Meet the Gen Z creatives making an impact in the art world

·3-min read

Gen Z is using art to spark conversation and social change.

These five creatives spoke with In The Know about using their crafts to communicate personal stories and big ideas.

Myles Loftin

Loftin is a photographer and director that has worked with brands like Adidas and Converse. But Loftin’s passion project is “Hooded,” a series where he took photos of Black boys wearing hoodies that were colorful, vibrant and joyful.

“Over the years, I’ve really come to realize the actual power that images have,” Loftin told In The Know. “That’s why I am so drawn to capturing people who aren’t often seen. I recognize the responsibility I have to do something about that. When I see images like that they jump out to me and they make me feel good.”

Maia Ervin

Ervin is a writer, activist and chief of staff for a youth brand marketing consulting agency called JUV Consulting who is creating space for young Black artists to celebrate their voices and art.

“My voice and my words and how I choose to put them together, I try to bring awareness to something,” Ervin said.

When Ervin’s article about institutional racism at Washington & Jefferson College in 2017 went viral, she credited having a safe space like Cafe Open Mic to pen the article at invaluable.

“I got involved with the Cafe Open Mic as a social media manager. To have the vibe be so welcoming and open-armed for creatives, it’s super-super important to give them a space where they can be themselves and they won’t feel judged,” Ervin said.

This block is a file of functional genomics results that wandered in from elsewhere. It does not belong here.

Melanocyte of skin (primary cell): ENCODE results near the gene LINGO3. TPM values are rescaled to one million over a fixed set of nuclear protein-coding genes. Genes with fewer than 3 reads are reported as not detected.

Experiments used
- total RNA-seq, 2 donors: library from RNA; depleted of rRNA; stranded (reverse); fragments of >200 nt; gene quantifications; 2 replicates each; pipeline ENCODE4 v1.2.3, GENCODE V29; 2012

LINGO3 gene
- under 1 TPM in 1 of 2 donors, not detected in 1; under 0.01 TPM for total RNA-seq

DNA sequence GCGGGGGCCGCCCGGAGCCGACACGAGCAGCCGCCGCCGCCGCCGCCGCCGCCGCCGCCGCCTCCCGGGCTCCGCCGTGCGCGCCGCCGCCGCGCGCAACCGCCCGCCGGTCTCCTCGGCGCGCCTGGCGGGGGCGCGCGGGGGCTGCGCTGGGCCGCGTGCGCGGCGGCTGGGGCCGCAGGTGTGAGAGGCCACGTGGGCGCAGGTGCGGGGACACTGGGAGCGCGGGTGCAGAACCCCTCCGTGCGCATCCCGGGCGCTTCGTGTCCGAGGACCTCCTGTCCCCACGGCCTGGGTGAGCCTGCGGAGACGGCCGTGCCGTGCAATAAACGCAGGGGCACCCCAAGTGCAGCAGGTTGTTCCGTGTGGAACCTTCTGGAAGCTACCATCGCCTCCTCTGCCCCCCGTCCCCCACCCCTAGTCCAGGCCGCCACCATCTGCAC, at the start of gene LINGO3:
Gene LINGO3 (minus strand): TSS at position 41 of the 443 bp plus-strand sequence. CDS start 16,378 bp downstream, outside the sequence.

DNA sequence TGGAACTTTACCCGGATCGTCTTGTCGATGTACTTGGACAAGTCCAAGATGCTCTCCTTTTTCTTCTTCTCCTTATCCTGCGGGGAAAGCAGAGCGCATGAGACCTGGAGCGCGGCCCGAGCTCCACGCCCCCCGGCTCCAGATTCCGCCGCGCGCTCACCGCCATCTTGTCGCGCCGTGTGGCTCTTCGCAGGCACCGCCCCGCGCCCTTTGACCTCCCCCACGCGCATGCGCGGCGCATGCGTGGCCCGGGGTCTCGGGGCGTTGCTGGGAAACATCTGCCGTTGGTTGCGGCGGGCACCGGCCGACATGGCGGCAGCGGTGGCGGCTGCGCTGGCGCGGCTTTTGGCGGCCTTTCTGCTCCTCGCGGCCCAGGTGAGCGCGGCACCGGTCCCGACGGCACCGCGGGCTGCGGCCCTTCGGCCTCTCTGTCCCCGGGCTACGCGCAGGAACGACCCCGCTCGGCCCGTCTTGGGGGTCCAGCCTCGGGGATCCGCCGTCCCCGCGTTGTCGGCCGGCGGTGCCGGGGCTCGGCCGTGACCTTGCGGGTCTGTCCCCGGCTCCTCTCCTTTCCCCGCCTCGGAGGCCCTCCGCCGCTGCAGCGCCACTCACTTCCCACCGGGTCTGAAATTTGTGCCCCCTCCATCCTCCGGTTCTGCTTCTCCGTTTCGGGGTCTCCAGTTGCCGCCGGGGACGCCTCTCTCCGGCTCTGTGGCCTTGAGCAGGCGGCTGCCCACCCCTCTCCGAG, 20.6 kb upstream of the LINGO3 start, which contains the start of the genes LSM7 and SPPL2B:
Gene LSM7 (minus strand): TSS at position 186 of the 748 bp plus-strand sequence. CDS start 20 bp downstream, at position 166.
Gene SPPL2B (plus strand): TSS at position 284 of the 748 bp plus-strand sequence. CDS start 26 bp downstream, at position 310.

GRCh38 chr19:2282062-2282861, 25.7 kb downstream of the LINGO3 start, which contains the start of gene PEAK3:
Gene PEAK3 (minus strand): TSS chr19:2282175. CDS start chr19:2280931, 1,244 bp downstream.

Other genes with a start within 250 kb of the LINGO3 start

Elizabeth Montague

Montague is a cartoonist and illustrator. She has a series called Liz at Large in the Washington City Paper.

“How I approach cartooning and illustration, in general, is that I’m gonna be an expert on my experience and try and communicate that,” Montague said.

Montague has been published in the New Yorker four times, a journey that started years ago when she noticed a lack of representation in its cartoons.

“The most important thing I’ve learned is to not judge yourself so harshly,” Montague said. “The parts I usually judge myself the most for are the parts people relate to the most. If I can do this. You can do this.”

Shereen Pimentel

Pimentel is a musical theater actor and plays Maria in West Side Story on Broadway.

“I spent most of my life doing the arts, I started as a dancer and then kind of switched over into being a singer when I played young Nala in the Lion King,” Pimentel said.

Pimentel is half Puerto Rican, so getting cast as Maria was a pretty big deal.

“It means a lot to play Maria,” Pimentel said. “Maria is an icon for someone like me. Maria is Puerto Rican and has seen many iterations of West Side Story. I want to keep doing art that does spark a conversation and make people think. I wouldn’t want to anything else.”

Tyler Lambert

Lambert is a stylist and a fashion designer with some famous clientele including Kylie Jenner.

“I was that crazy art school kid,” Lambert said. “Like I would skip school to finish my art projects. I would take my dad’s denim jackets and I just ripped holes in it.”

Lambert shares his work on Instagram where he has attracted customers like Sofia Richie and Bebe Rexha.

“Fashion to me is what you want to make of yourself, who you want to be seen as and I’m just trusting my vision,” Lambert said. “I’m just doing me.”

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If you liked this story, check out this article about the Gen Z changemakers who are fighting for a more sustainable future.

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